• @jamesqf A previous question of mine, aviation.stackexchange.com/questions/19411/… , asked something like that. The answers I got seemed to indicate that bigger wheels and stronger undercarriage are required. – DrZ214 Oct 1 '17 at 12:52
• @jamesqf, Piper Cherokee weighs 975 kg and lands around 61 knots. That's tiny compared to WWII fighter—P-51 weighs 5,490 kg and lands around 113 knots. And that's not mentioning bombers—even B-17 weighs 29,700 kg (MTOW). While that's still small compared to modern fighters (F-22 weighs up to 38,000 kg!), it's much more than your typical GA SEP or light twin (Piper Seneca has MTOW 2,155 kg, still less than half of P-51). – Jan Hudec Oct 1 '17 at 20:38
• @jamesqf, yes, it is. But it was you who made an argument that single-engine planes today handle dirt just fine, which is irrelevant exactly because it is the wheel loading and not weight that matters (and the speeds, which also matter, are much lower). – Jan Hudec Oct 2 '17 at 6:13

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Opening theaters in the Pacific, for example, using fighters/bombers fitted with bush tires would not have been a good choice indeed. Maybe one pilot can pull it off. But not all, and certainly not the damaged planes.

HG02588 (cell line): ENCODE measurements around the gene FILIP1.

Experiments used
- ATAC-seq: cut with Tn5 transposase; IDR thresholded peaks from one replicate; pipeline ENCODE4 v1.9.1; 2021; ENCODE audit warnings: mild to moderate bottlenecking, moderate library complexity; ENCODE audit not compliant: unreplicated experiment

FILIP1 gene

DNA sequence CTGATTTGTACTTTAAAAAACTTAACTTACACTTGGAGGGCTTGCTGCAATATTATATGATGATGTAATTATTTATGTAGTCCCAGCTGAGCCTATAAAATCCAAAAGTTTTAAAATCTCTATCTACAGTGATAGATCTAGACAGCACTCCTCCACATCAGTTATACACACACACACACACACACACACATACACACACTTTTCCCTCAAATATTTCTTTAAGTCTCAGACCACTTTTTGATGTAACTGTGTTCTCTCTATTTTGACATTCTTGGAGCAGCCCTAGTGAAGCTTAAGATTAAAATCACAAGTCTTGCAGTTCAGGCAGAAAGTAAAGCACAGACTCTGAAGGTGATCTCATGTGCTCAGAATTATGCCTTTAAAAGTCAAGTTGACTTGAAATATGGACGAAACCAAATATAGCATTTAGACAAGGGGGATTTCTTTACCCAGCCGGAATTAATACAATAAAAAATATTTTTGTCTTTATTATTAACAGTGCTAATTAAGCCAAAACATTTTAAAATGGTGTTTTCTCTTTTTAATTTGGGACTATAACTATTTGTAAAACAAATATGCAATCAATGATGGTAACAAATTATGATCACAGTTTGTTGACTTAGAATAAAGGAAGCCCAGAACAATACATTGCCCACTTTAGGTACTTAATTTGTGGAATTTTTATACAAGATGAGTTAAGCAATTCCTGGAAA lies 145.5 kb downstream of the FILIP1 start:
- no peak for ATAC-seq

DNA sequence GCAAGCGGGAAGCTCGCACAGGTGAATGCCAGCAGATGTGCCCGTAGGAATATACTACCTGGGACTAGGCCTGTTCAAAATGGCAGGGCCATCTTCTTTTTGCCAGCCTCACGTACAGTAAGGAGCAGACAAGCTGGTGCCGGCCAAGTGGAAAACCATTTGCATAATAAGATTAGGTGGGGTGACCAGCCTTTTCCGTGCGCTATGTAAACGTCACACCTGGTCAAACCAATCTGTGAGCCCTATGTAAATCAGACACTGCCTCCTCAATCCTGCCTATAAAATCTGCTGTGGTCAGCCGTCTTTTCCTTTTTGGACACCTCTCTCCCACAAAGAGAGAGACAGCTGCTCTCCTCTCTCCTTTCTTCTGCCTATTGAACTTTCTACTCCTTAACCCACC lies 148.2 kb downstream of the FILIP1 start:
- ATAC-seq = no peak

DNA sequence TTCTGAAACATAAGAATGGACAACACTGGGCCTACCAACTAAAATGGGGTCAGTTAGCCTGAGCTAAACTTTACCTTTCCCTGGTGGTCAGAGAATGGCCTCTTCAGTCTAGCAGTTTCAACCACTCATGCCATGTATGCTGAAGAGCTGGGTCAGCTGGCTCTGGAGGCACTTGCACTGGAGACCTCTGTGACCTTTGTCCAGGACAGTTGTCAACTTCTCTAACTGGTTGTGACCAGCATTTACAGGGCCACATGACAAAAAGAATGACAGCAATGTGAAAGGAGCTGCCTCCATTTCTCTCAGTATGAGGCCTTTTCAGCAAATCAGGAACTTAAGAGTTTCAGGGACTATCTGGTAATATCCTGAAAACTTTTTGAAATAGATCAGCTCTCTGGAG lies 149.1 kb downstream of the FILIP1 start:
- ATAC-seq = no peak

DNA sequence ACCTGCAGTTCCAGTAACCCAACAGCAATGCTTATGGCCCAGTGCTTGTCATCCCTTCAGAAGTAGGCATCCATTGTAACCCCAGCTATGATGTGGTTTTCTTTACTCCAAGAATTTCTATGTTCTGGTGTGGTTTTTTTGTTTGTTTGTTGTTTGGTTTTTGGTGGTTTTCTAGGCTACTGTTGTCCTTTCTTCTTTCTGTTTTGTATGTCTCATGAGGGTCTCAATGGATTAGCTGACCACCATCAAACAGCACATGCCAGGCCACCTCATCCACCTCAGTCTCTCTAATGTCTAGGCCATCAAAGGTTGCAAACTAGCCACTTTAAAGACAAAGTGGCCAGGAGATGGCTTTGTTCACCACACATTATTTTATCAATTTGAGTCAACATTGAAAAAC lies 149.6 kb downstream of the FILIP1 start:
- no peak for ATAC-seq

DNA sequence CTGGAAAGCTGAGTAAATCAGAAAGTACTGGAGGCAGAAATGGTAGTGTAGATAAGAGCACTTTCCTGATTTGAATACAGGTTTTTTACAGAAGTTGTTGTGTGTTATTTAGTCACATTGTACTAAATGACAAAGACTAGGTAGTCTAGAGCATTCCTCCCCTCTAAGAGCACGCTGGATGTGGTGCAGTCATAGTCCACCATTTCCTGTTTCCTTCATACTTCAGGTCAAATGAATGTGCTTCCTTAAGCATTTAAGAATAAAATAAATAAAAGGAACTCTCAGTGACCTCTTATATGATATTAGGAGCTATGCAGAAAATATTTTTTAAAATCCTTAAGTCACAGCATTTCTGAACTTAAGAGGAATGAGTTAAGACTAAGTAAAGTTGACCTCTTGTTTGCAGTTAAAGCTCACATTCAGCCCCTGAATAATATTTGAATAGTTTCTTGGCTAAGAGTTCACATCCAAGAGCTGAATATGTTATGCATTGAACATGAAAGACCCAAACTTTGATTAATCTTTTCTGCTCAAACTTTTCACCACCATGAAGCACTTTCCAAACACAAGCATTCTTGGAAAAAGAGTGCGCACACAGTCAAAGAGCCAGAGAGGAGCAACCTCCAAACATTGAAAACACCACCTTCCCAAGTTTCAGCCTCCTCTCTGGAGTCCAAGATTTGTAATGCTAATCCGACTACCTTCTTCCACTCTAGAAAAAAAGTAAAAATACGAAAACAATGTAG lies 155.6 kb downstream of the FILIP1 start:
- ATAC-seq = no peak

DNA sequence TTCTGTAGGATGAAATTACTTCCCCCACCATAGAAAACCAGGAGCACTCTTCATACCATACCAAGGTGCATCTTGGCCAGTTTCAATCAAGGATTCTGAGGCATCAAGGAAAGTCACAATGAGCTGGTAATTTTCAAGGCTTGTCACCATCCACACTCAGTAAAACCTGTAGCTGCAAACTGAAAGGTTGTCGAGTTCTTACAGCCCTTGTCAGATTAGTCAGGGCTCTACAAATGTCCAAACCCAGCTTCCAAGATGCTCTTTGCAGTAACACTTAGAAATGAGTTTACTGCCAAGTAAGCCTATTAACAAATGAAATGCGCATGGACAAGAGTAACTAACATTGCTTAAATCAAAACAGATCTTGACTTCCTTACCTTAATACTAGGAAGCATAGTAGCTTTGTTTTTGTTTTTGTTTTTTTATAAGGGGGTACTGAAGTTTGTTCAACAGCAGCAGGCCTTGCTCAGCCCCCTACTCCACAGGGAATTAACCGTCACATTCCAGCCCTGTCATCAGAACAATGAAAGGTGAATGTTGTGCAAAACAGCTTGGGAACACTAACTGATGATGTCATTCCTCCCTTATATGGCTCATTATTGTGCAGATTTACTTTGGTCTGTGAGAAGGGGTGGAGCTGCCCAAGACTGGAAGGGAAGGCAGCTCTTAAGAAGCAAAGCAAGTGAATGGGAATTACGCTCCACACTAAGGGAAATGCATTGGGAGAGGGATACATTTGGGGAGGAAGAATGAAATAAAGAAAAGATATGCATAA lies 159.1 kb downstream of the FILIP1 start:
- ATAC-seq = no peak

As planes got heavier before WWII, and especially during WWII due to the massive engines and the all-metal construction, came the need for inflated tires, paved runways, hydraulic brakes...

... and the need for the Marston Mat. By using perforated steel planks, a runway can be built almost anywhere in a relatively short time (source).

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Above shows a North American P-51 taking off from Iwo Jima. Note the pattern on the ground. From far away in other B&W images the pattern does not become clear and the planes look as if they're using pure dirt runways.

Marston Mats were among the most important inventions of World War II (airspacemag.com).

As seen in your other question, How are modern jets modified to takeoff/land on a dirt runway?, Russian fighters are built with unpaved runways in mind. As are modern military transports. Transports have the luxury of space for many tires. But for jet fighters, it was the advances in tire manufacturing, which itself was due to the jet age that brought the swept wings and consequently the faster takeoff and landing speeds.